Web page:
Sep 12, 2012 12:25 PM by Lauren Molenburg
GREELEY, Colorado (AP) - Winter wheat farmers in northeastern Colorado have typically started planting their crops by now, but this year, many have waited for more moisture.
A report released by the U.S. Department of Agriculture last week said only 3 percent of Colorado's fields had "adequate" subsoil moisture content. A year ago, nearly half of the fields in Colorado had adequate subsoil moisture, and October storms helped get the crop off to a good start before drought conditions this summer.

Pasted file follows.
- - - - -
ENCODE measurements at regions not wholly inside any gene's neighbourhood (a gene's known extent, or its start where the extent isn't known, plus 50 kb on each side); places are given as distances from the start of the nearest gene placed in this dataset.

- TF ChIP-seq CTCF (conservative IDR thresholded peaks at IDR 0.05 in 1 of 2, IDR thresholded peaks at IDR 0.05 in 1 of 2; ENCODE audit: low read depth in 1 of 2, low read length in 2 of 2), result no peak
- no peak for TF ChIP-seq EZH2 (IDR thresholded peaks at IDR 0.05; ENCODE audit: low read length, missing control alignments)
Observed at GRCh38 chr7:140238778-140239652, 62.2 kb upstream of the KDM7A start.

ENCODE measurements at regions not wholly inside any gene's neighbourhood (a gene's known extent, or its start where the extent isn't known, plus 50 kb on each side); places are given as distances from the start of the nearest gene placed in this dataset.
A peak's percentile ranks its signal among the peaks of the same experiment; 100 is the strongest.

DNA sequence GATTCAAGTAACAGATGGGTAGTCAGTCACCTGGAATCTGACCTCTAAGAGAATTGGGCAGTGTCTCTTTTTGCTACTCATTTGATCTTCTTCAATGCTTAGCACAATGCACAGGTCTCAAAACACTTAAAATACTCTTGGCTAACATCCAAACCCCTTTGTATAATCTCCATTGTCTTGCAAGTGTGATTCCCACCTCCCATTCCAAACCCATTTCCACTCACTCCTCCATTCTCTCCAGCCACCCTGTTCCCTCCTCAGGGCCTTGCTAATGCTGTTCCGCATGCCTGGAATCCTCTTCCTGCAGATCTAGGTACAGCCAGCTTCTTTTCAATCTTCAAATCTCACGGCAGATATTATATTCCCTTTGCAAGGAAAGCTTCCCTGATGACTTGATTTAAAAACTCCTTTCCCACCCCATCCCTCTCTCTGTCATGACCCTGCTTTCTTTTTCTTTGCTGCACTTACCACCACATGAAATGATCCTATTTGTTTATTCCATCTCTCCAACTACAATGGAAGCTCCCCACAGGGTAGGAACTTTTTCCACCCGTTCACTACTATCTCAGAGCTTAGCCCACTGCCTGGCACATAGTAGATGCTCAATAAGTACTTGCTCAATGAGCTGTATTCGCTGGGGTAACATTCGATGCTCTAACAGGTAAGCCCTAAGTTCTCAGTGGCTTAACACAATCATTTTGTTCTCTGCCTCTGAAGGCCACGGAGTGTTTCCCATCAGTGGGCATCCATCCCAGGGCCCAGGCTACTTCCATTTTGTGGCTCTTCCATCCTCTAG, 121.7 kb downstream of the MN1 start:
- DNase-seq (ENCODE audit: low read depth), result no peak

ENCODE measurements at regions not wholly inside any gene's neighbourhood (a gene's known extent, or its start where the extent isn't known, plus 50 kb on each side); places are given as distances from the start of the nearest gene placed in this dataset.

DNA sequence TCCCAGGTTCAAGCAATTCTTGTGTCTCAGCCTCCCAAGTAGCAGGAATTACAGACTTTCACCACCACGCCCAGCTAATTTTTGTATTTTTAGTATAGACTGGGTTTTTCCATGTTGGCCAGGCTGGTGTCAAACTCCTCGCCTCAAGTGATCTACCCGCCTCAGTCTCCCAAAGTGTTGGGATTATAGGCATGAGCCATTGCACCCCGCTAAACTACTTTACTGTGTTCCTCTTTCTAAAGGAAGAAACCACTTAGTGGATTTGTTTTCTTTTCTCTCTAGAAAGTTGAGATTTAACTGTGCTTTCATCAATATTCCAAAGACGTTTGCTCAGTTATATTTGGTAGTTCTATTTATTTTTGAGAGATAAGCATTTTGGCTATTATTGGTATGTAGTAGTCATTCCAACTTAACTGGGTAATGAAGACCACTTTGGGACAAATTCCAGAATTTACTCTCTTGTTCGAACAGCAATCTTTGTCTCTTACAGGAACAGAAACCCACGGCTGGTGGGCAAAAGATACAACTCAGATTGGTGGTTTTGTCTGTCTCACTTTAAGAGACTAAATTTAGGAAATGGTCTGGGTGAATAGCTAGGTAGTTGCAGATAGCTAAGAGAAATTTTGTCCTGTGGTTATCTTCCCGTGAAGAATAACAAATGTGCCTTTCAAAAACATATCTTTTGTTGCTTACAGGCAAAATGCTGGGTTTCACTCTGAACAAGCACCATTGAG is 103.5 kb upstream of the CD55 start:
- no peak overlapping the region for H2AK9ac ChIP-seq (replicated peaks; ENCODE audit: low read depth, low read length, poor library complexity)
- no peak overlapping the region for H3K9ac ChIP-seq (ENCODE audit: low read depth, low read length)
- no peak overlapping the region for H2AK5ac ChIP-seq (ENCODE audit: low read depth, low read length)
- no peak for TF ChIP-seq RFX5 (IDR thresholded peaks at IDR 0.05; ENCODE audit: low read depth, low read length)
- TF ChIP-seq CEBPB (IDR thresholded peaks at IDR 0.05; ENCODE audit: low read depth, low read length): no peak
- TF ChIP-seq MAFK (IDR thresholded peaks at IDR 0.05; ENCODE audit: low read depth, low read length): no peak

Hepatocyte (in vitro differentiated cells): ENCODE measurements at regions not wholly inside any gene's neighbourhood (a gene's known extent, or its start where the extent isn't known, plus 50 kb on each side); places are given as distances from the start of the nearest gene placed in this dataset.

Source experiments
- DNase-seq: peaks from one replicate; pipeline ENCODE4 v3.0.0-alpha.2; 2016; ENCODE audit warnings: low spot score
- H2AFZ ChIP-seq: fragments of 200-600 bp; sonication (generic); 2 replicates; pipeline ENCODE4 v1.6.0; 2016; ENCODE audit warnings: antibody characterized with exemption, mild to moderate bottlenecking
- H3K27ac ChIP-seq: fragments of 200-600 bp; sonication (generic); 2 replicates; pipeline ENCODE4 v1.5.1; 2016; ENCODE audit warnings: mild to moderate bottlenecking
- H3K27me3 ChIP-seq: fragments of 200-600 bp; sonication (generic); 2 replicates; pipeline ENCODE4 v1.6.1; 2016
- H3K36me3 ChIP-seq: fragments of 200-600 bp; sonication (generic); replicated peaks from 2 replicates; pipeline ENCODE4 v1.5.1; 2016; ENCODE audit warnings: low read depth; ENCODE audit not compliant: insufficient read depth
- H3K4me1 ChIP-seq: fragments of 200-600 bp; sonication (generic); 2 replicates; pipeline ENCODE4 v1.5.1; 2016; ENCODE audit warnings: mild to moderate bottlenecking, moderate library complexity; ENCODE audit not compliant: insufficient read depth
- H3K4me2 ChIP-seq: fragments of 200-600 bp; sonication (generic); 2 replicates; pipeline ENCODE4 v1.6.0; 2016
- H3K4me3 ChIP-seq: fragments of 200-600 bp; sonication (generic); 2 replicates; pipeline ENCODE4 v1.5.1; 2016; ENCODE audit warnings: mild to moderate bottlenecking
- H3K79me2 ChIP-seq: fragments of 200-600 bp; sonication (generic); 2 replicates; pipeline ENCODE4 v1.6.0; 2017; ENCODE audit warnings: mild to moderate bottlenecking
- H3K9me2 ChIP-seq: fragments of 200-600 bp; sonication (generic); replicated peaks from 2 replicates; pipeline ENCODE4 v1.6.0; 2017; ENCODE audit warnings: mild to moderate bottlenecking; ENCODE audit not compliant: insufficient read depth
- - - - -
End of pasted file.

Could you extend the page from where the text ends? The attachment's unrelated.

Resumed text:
It also has been too hot lately. Colorado State University Extension crop specialist Bruce Bosley says wheat seeds need soil temperatures at about 70 degrees to germinate.
The Greeley Tribune reports farmers must plant their wheat by mid-October to meet crop insurance requirements.
Information from: Greeley Daily Tribune
(Copyright 2012 The Associated Press. All rights reserved.)
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